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THE STOCK TO BUY

 



Everyday PremierCity publishes its choice picking one sole security to buy or to sell. The decision results from the consensus made of the aggregation of multiple choices added from the 100 most important editing financial reviews.

Today the selected stock is ****



Amazon Could Open Up to 3,000 Cashierless Stores by 2021

Shoppers use a smartphone app to enter the store

Amazon.com Inc. is considering a plan to open as many as 3,000 new AmazonGo cashierless stores in the next few years, according to people familiar with matter, an aggressive and costly expansion that would threaten convenience chains like 7-Eleven Inc., quick-service sandwich shops like Subway and Panera Bread, and mom-and-pop pizzerias and taco trucks.

Chief Executive Officer Jeff Bezos sees eliminating meal-time logjams in busy cities as the best way for Amazon to reinvent the brick-and-mortar shopping experience, where most spending still occurs. But he’s still experimenting with the best format: a convenience store that sells fresh prepared foods as well as a limited grocery selection similar to 7-Eleven franchises, or a place to simply pick up a quick bite to eat for people in a rush, similar to the U.K.-based chain Pret a Manger, one of the people said.

An Amazon spokeswoman declined to comment. The company unveiled its first cashierless store near its headquarters in Seattle in 2016 and has since announced two additional sites in Seattle and one in Chicago. Two of the new stores offer only a limited selection of salads, sandwiches and snacks, showing that Amazon is experimenting with the concept simply as a meal-on-the-run option. Two other stores, including the original AmazonGo, also have a small selection of groceries, making it more akin to a convenience store.

Shoppers use a smartphone app to enter the store. Once they scan their phones at a turnstile, they can grab what they want from a range of salads, sandwiches, drinks and snacks — and then walk out without stopping at a cash register. Sensors and computer-vision technology detect what shoppers take and bills them automatically, eliminating checkout lines.

http://www.bloomberg.com

‘Economy looks like 1937’ says Hedge Fund legend Ray Dalio

A downturn is coming in about two years

Ray Dalio is the founder and co-chief investment officer of Bridgewater Associates, the largest hedge fund in the world. Dalio is sharing his template for understanding debt crises which he says helped him and his fund foresee and navigate the financial crisis. He sat down with Business Insider CEO Henry Blodget to discuss this new book and his outlook for the economy. Follwoing is a transcript of the video.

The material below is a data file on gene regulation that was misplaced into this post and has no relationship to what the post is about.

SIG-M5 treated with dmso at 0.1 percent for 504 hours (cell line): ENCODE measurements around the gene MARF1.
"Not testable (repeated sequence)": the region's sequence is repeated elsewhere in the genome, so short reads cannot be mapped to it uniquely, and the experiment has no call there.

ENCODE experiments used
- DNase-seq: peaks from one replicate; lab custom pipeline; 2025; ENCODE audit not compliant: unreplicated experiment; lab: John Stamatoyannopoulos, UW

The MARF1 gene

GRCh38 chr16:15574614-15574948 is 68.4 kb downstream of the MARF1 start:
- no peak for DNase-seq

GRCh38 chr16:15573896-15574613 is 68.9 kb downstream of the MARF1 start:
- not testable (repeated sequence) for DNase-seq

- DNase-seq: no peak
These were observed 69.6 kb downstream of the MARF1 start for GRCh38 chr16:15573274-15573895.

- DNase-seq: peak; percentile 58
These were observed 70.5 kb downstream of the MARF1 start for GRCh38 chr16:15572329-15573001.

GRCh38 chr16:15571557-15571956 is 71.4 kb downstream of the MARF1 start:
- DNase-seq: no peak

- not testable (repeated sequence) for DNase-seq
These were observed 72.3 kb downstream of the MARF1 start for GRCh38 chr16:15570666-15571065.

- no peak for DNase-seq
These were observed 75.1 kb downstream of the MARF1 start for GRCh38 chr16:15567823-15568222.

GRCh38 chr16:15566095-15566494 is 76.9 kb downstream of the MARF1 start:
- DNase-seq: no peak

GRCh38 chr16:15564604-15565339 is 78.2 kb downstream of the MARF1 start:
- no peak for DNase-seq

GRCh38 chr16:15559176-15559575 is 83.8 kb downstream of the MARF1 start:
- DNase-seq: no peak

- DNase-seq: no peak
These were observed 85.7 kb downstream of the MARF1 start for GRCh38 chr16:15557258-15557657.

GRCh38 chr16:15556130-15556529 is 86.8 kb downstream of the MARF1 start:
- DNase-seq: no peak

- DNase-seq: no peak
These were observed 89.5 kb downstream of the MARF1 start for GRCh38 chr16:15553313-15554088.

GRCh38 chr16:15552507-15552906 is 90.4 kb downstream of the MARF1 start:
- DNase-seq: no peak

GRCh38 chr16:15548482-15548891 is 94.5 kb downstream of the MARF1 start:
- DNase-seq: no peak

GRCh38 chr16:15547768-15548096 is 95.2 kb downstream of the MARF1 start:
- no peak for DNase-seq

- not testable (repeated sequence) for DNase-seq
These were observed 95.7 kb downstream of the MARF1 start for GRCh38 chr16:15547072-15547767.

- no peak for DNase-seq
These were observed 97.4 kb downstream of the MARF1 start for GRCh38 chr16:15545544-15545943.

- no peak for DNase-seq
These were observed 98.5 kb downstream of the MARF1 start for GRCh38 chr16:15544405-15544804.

Saudi Arabia invests $1 billion in electric carmaker Lucid Motors

A serious rival to Tesla

Saudi Arabia’s Public Investment Fund (PIF) has agreed to invest more than $1 billion in Lucid Motors, adding to the emerging competition facing U.S. electric vehicle maker Tesla Inc. The funding will enable Silicon Valley-based Lucid to achieve the commercial launch of its Lucid Air electric vehicle in 2020, PIF said in an announcement on Monday. Lucid joins Daimler-owned  Mercedes, BMW and Volkswagen’s  Audi and Porsche divisions in the battle for dominance in the market for premium battery cars.

In August, Tesla founder Elon Musk said the Saudi sovereign wealth fund could help him to take his company private. The Lucid investment, which PIF said is more than $1 billion but did not give an exact figure, is also part of Saudi Arabia’s plan to build an environmentally friendly economy, to diversify the kingdom away from reliance on crude oil.

5G home internet service starting October 1st

Starting Houston, Indianapolis, Los Angeles, and Sacramento

Verizon’s 5G broadband internet service will go live later this fall, with installations starting on October 1st in Houston, Indianapolis, Los Angeles, and Sacramento, the company announced today. This marks the first 5G commercial service to launch in the US, and it seesVerizon make good on its promise to do so in November 2017. Verizon is calling it simply 5G Home, quoting “typical speeds” of 300 Mbps and peak speeds of nearly 1 Gbps, depending upon location.

This isn’t true mobile 5G, which will be the more impactful rollout of the new internet speed standard that was finalized last December when all networks and phone manufacturers support it. But theoretically, it should bring faster broadband speeds for home internet that are on par with, or at least in the range of, gigabit fiber networks. It also helps Verizon in its rollout of mobile 5G in the future, which will involve a dizzying number of different technologies, hardware, and partnerships to get off the ground.

Bernanke, Paulson and Geithner discuss the 2008 financial crisis

The three bailed out Wall Street to help Main Street

Former Federal Reserve Chairman Ben Bernanke, Treasury Secretary Hank Paulson and New York Fed President Timothy Geithner reflected on the financial crisis during a forum in Washington, D.C. A decade later, the three officials who helped pull the U.S. out of the financial crisis now struggle with the choices they made, particularly considering that the public still sees the moves as a bailout for Wall Street.